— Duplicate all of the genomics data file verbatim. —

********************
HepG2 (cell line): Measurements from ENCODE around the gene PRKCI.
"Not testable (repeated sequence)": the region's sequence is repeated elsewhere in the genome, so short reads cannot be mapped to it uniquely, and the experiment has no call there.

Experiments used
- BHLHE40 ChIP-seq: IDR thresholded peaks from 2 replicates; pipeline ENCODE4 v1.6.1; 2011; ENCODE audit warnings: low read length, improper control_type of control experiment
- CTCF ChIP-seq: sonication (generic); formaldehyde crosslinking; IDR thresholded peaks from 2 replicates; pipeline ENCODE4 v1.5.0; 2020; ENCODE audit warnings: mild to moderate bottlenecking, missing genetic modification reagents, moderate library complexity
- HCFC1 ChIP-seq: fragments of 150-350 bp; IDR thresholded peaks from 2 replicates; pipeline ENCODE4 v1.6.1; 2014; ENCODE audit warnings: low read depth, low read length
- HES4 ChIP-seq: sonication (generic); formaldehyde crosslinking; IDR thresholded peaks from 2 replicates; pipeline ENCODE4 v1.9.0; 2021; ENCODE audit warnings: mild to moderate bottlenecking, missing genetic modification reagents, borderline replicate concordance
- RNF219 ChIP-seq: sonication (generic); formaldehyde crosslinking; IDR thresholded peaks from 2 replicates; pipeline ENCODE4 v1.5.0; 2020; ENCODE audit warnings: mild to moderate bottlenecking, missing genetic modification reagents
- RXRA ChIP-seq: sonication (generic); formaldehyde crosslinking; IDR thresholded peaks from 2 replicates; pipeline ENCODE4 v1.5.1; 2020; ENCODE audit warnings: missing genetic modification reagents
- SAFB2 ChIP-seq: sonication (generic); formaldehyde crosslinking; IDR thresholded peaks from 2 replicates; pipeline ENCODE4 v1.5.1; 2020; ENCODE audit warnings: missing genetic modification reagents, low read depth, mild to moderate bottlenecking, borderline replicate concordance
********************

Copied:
HepG2 (cell line): Measurements from ENCODE around the gene PRKCI.
"Not testable (repeated sequence)": the region's sequence is repeated elsewhere in the genome, so short reads cannot be mapped to it uniquely, and the experiment has no call there.

Experiments used
- BHLHE40 ChIP-seq: IDR thresholded peaks from 2 replicates; pipeline ENCODE4 v1.6.1; 2011; ENCODE audit warnings: low read length, improper control_type of control experiment
- CTCF ChIP-seq: sonication (generic); formaldehyde crosslinking; IDR thresholded peaks from 2 replicates; pipeline ENCODE4 v1.5.0; 2020; ENCODE audit warnings: mild to moderate bottlenecking, missing genetic modification reagents, moderate library complexity
- HCFC1 ChIP-seq: fragments of 150-350 bp; IDR thresholded peaks from 2 replicates; pipeline ENCODE4 v1.6.1; 2014; ENCODE audit warnings: low read depth, low read length
- HES4 ChIP-seq: sonication (generic); formaldehyde crosslinking; IDR thresholded peaks from 2 replicates; pipeline ENCODE4 v1.9.0; 2021; ENCODE audit warnings: mild to moderate bottlenecking, missing genetic modification reagents, borderline replicate concordance
- RNF219 ChIP-seq: sonication (generic); formaldehyde crosslinking; IDR thresholded peaks from 2 replicates; pipeline ENCODE4 v1.5.0; 2020; ENCODE audit warnings: mild to moderate bottlenecking, missing genetic modification reagents
- RXRA ChIP-seq: sonication (generic); formaldehyde crosslinking; IDR thresholded peaks from 2 replicates; pipeline ENCODE4 v1.5.1; 2020; ENCODE audit warnings: missing genetic modification reagents
- SAFB2 ChIP-seq: sonication (generic); formaldehyde crosslinking; IDR thresholded peaks from 2 replicates; pipeline ENCODE4 v1.5.1; 2020; ENCODE audit warnings: missing genetic modification reagents, low read depth, mild to moderate bottlenecking, borderline replicate concordance